Artists of Motley: Rose Electra Harris

by Maja Bayyoud on

To celebrate our latest collection with Coline Assade, we teamed up with a selection of hand-picked creative talents, from artists to print makers and designers. We sent them jewellery from the collection with a single instruction – to let their imagination run wild. Rose Electra Harris is a London-based artist working predominantly as a printmaker, mostly in etching and screen-printing; in her work she explores the interior, creating dreamlike, surreal and vibrant interpretations of domestic spaces around her. We caught up with Rose to hear more about her artistic inspiration, and what she loves about Motley x Coline Assade.

 

 

 

 

 

 

 

 

 When I was in art school, I started drawing furniture because I hadn’t found what I wanted to do. 

Then, I started adding in things to the paintings of ordinary objects that I had imagined, or remembered from childhood. I start with one object and fill it out from there. None of the scenes I depict are entirely real places – I just fill the canvas with beautiful things and lots of colour, creating surreal scenes. 

My dad was an antique dealer, but not what you’d picture when you think of one. 

He was very interested in fun, playful pieces. I remember these amazing human-sized ice creams made out of painted wood he brought home. His pieces were always so joyful. 

There was a constant rotation of beautiful furniture, lights and objects in the house that he would bring in, sell, and replace with others. They reappear in my work from memory, or from photographs.  

My mum is an interior designer and used to design jewellery. My mum and sister have their own business designing wallpaper. So being creative has always been encouraged – and it all started in the home. 

Like Coline’s Midsummer Night’s Magic, I combine real-life objects with nature and surrealism. 

I always incorporate nature into an interior. I draw things that are used everyday, that you don’t even notice any more in your home. I like bringing their distinct characteristics to life, and showing how those different objects communicate with each other. 

I value the surreal side of everyday beauty, whether that’s nature or interiors. It’s the beauty in things we take for granted. I always return to chairs because everyone uses them and each chair has different characteristics. I just love the simplicity of a chair – as an object, it captures the beauty of the everyday. 

Tell us about the piece you created inspired by Midsummer Night’s Magic.

I wanted to create a dreamlike scene incorporating nature and with lots of patterns whilst using one of my favourite objects I have in my studio, an elaborate candlestick with leaves on and a rotating sun. It reminds me of something you’d have in your bedroom to hang all your jewellery from so I took some pictures of different pieces from the collection sitting on leaves or intertwined around the stalks. From these I took patterns like that of tree bark from the ‘Gold Pyramus Ring’ or the blossoming leaves on the ‘Gold Peaseblossom Hoops’, recreating them in my own style in the finished artwork.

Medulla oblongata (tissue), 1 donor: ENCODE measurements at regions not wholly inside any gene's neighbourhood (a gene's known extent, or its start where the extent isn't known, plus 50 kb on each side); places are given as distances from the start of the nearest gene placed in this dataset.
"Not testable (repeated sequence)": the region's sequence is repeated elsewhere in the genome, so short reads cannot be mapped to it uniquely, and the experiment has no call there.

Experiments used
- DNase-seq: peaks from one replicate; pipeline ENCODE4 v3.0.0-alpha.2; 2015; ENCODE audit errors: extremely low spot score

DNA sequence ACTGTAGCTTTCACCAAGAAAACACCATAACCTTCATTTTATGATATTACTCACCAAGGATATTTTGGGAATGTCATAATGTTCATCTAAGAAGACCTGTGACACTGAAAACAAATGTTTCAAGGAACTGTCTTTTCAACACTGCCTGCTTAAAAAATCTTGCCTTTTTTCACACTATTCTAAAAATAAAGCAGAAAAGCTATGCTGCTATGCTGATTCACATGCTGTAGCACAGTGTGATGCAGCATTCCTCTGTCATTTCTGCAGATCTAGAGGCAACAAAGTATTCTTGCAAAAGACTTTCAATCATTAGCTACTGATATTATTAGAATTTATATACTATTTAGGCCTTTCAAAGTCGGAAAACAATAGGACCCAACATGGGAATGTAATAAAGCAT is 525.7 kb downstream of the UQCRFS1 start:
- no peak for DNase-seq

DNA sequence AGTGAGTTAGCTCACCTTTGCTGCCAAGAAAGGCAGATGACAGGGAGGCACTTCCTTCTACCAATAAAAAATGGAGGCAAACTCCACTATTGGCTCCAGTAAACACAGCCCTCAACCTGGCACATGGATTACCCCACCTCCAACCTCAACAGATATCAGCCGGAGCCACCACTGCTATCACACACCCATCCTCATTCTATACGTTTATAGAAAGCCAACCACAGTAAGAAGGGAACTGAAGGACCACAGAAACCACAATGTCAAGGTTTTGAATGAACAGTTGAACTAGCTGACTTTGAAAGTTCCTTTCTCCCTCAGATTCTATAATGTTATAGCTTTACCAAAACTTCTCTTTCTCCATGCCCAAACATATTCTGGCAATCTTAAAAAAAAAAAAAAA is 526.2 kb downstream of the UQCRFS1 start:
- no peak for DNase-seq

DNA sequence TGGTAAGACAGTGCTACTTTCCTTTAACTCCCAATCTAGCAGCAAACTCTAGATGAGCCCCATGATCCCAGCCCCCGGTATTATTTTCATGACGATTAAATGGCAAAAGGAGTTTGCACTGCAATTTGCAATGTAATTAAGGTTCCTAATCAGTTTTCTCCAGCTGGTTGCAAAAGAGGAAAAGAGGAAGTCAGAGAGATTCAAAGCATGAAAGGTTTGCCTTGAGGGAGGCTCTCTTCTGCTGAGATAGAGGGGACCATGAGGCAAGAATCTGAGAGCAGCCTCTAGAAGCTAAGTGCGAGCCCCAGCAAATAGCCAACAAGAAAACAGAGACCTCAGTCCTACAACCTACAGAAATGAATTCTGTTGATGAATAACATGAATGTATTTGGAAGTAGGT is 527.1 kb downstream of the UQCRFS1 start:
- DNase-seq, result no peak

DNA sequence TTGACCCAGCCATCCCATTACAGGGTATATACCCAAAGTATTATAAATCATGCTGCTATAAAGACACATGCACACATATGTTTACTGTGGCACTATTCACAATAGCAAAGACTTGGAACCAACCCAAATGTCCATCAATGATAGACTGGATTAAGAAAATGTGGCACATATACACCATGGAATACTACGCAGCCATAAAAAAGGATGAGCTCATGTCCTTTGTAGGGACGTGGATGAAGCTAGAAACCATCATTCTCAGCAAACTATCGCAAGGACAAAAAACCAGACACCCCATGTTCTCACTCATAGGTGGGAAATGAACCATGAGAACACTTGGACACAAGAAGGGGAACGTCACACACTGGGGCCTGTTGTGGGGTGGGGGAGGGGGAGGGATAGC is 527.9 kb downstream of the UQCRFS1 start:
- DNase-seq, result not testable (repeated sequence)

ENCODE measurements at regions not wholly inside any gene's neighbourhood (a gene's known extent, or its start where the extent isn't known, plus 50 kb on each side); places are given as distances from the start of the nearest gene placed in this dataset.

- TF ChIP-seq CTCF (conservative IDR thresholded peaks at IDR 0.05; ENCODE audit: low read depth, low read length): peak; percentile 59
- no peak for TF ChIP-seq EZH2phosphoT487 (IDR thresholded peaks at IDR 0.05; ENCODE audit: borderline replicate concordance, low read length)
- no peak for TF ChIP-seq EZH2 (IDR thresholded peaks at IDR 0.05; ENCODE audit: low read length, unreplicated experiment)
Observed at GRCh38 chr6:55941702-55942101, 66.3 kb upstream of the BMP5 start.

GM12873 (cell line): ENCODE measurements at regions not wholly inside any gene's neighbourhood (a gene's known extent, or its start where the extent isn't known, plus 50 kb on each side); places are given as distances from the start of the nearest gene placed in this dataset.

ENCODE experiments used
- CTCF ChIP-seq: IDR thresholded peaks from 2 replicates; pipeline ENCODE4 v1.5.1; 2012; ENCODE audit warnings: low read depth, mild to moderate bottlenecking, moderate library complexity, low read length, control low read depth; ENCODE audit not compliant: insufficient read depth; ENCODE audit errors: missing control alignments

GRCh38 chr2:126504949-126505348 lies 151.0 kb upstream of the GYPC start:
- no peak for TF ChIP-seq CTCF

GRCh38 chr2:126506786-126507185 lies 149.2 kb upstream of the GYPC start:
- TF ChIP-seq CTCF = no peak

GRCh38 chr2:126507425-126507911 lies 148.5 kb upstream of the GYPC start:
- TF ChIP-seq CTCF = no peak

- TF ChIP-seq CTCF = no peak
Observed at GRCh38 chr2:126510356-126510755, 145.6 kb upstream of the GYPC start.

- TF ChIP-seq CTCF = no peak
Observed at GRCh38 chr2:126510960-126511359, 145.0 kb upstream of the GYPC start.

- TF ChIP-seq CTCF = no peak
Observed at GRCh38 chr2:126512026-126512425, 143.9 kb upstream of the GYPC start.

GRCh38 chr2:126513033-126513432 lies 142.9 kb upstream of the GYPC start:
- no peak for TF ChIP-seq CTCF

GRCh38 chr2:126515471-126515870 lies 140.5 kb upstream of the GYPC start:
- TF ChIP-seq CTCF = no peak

I have a few artists I always return to for inspiration. 

Betty Woodman is an artist that works with ceramics, who blew me away from the moment I saw her work at the ICA. My copy of her book is in tatters because I used it so much. I always return to Matisse, Florence Hutchins and Hockney. 

If I’m stuck and struggling to create, I walk my dog.

It forces me to go outside to the park, and I find it a really inspiring way to reconnect with the world around me. I used to stay home and just struggle through it, but leaving the house really does help. 

I’m always inspired when I go to the Royal Academy – it’s an easy bet, because I always know it will do something for me creatively. 

The most frustrating part of the creative process is when you have a block. 

When you feel like you can’t make anything, and you spend ages going over different techniques. The feeling of trying to keep going when you know something isn’t working, because you know exactly what it feels like when it does. That’s pretty infuriating. 

The most rewarding is when it does work. 

The feeling of something you know it’s working, and the excitement of looking at the finished thing and knowing you did it is the best part. 

My favourite piece I’ve created is one I drew live at Bonhams Auction House. 

I was terrified because I’ve never drawn live with an audience, and it’s not something you can prepare for in advance. But it was incredible – I made this huge piece in front of people, and it took three hours to create. I just zoned in and felt so exhilarated when it came together. It was one of my favourite experiences, as well as favourite pieces. 

The fact that I had been so nervous and did it better than I hoped was an amazing moment for me and my confidence. I’d been struggling to make work before that, so it was a huge surge of energy and confidence. 

The one object I would say in a fire is a rotating candlestick with suns my dad bought in America. Or my mum’s backgammon board. 

Whenever I try and pick, I feel like I’m not doing other things justice.

Other posts